Underground storage tank waste sludge from nuclear fuel processes is difficult to analyze because of the extreme heterogeneity, chemical reactivity, and radioactivity of the waste. Conventional methods of analysis typically require extensive sample handling procedures either to thin
the sample or to separate components prior to analysis. These procedures are time consuming, require radiation containment cells, and increase the risk of radiation exposure to lab personnel as a result of the extensive handling. In this paper a method utilizing Fourier transform infrared
photoacoustic spectroscopy to analyze hazardous underground storage tank waste with a minimal amount of sample and sample handling is discussed. The method was developed with the use of waste tank simulants that were obtained from the Westinghouse Hanford Company. Emphasis was placed on the
determination of disodium nickel ferrocyanide, sodium nitrate, and sodium nitrite because of the concern for the potential of exothermic reactions occurring between oxidizers and ferrocyanide-containing compounds. This method also allows for the analysis of other ions of interest in waste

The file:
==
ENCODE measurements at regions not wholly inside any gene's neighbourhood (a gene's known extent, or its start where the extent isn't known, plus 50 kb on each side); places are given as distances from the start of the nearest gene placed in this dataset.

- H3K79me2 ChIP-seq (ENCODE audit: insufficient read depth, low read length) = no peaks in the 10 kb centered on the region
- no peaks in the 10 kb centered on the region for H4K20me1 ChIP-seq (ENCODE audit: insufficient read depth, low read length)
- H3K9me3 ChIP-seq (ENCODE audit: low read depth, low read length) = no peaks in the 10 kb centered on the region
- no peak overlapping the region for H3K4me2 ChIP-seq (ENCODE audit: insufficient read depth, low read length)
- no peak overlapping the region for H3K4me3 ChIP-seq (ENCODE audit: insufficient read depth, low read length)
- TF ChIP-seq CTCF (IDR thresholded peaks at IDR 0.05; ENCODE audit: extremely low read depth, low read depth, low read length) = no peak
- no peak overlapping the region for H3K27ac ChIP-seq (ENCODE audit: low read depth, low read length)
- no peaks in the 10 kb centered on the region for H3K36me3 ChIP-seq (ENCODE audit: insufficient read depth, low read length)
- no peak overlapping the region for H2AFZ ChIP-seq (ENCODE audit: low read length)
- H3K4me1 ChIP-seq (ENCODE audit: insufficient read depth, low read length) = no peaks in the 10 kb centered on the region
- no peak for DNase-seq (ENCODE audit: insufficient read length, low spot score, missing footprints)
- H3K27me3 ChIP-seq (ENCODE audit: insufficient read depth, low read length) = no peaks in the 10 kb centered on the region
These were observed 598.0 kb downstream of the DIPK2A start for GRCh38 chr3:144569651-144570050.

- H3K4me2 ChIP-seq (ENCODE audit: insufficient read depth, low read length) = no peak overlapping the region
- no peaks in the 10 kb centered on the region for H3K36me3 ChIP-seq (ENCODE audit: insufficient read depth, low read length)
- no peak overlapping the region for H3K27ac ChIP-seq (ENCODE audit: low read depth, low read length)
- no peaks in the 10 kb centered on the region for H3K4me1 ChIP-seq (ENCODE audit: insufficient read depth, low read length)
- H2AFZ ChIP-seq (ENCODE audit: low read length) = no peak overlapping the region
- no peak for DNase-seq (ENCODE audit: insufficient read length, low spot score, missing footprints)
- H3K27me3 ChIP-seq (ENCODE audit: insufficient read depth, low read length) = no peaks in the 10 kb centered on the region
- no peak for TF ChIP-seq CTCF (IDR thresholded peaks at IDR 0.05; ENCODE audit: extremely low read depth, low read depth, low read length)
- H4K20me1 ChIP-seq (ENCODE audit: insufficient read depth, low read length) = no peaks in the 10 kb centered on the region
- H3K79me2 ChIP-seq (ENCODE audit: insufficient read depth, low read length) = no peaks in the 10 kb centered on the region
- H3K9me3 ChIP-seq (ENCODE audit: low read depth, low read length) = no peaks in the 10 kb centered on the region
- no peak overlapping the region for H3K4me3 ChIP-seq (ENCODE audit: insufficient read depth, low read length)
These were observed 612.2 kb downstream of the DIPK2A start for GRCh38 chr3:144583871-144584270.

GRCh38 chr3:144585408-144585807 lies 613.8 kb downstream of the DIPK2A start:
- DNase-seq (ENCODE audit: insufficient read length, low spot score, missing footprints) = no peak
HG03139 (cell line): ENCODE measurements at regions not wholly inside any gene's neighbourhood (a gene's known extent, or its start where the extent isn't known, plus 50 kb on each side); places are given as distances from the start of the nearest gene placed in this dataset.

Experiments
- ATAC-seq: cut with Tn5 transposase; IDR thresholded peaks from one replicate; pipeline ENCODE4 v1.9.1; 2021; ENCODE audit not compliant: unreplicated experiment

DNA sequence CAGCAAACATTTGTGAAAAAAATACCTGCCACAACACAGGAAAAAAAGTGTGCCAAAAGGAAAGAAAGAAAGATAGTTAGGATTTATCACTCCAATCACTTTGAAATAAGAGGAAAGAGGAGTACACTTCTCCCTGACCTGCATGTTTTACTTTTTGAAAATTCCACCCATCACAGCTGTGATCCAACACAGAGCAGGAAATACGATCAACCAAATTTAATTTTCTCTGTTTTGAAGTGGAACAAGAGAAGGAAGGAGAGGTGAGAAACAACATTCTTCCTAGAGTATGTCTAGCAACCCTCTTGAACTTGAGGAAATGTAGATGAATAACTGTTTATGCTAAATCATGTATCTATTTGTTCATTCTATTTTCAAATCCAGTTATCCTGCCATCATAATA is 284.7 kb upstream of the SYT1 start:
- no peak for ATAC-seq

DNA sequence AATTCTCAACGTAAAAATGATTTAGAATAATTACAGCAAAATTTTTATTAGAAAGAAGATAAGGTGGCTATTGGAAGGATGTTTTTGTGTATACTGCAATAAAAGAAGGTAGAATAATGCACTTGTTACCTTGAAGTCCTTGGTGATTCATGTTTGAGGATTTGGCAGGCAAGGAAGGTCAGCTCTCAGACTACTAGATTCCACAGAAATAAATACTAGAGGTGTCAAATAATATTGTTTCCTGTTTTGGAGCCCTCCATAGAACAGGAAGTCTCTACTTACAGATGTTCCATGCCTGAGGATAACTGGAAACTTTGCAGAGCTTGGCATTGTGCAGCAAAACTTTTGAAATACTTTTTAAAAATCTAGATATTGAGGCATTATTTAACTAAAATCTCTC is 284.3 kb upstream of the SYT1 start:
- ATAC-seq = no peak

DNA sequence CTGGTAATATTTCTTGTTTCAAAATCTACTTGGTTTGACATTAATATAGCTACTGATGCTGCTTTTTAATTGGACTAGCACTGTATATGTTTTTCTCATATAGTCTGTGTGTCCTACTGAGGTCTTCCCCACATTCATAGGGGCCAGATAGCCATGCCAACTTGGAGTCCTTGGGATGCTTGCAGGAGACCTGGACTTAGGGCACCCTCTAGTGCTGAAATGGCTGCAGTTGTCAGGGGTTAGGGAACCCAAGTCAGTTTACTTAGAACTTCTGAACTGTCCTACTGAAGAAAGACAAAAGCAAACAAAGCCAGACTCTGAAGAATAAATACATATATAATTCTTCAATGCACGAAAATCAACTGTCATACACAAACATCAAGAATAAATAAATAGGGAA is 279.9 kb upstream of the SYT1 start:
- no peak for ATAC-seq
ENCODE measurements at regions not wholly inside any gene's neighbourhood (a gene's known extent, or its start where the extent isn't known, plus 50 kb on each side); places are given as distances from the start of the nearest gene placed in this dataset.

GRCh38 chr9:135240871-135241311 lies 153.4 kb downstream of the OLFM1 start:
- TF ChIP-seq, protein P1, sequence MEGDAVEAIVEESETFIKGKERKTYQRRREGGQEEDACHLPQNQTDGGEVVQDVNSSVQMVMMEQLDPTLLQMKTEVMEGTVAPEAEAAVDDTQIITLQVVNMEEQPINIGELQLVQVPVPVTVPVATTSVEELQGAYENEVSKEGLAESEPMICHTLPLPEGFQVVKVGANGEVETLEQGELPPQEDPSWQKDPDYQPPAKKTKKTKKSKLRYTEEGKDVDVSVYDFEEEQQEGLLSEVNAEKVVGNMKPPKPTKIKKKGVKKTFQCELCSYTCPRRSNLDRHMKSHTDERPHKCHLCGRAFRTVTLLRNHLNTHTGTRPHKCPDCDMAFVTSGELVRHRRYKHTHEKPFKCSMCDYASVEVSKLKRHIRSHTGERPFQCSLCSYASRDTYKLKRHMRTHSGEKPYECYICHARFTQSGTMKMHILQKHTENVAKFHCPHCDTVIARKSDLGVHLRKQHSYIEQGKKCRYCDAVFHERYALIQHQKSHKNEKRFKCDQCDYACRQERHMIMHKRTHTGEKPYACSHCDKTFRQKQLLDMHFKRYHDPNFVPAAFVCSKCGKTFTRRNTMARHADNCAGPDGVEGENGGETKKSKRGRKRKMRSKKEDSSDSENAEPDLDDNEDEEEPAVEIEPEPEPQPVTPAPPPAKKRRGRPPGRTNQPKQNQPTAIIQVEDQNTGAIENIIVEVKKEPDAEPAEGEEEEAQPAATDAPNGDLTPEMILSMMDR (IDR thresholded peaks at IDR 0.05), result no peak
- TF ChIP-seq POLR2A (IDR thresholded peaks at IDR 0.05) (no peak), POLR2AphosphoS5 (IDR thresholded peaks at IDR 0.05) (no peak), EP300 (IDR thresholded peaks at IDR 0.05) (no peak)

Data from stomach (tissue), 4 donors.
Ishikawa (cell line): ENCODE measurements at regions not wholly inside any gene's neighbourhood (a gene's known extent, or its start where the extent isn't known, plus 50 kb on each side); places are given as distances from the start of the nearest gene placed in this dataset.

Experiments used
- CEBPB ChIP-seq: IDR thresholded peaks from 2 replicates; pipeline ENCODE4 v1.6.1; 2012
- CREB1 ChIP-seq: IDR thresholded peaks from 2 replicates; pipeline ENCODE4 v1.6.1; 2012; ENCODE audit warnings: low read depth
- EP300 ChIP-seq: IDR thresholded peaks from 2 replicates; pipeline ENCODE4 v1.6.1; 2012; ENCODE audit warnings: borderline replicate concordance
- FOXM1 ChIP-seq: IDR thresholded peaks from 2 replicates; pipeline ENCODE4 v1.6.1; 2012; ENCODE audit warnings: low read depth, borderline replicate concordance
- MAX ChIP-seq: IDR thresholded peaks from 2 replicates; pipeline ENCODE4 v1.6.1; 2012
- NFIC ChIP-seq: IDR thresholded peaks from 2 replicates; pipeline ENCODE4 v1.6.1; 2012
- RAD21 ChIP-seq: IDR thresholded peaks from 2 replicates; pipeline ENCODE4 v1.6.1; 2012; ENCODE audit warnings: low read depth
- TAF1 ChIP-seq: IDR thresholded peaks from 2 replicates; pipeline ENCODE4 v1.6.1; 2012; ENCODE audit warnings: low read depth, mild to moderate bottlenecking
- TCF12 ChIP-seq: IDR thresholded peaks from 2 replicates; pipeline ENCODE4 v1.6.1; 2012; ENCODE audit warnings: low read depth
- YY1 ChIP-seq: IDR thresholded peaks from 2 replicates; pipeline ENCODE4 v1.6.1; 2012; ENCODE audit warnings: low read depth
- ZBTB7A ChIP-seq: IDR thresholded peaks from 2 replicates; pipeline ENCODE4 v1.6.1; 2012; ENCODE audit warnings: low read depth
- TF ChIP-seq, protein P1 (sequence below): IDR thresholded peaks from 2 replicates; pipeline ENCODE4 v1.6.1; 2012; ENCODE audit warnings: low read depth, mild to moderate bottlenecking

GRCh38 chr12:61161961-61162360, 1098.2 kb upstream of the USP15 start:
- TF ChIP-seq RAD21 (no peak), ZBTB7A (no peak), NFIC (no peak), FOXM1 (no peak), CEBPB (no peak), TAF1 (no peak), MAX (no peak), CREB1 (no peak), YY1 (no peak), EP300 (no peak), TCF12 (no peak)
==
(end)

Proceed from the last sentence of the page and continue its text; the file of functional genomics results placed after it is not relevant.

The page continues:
processes such as sodium sulfate. A simple sample preparation method is also discussed which uses freeze drying to remove water from the simulants while maintaining a uniform sample for analysis.
Ames Laboratory, U.S. Department of Energy, Iowa State University, Ames, Iowa 50011-3020
Publication date: July 1, 1995
More about this publication?
The Society publishes the internationally recognized, peer reviewed journal, Applied Spectroscopy, which is available both in print and online. Subscriptions are included with membership or can be purchased by institutional or corporate organizations. Abstracts may be viewed free of charge. Previously published as Bulletin (Society for Applied Spectroscopy)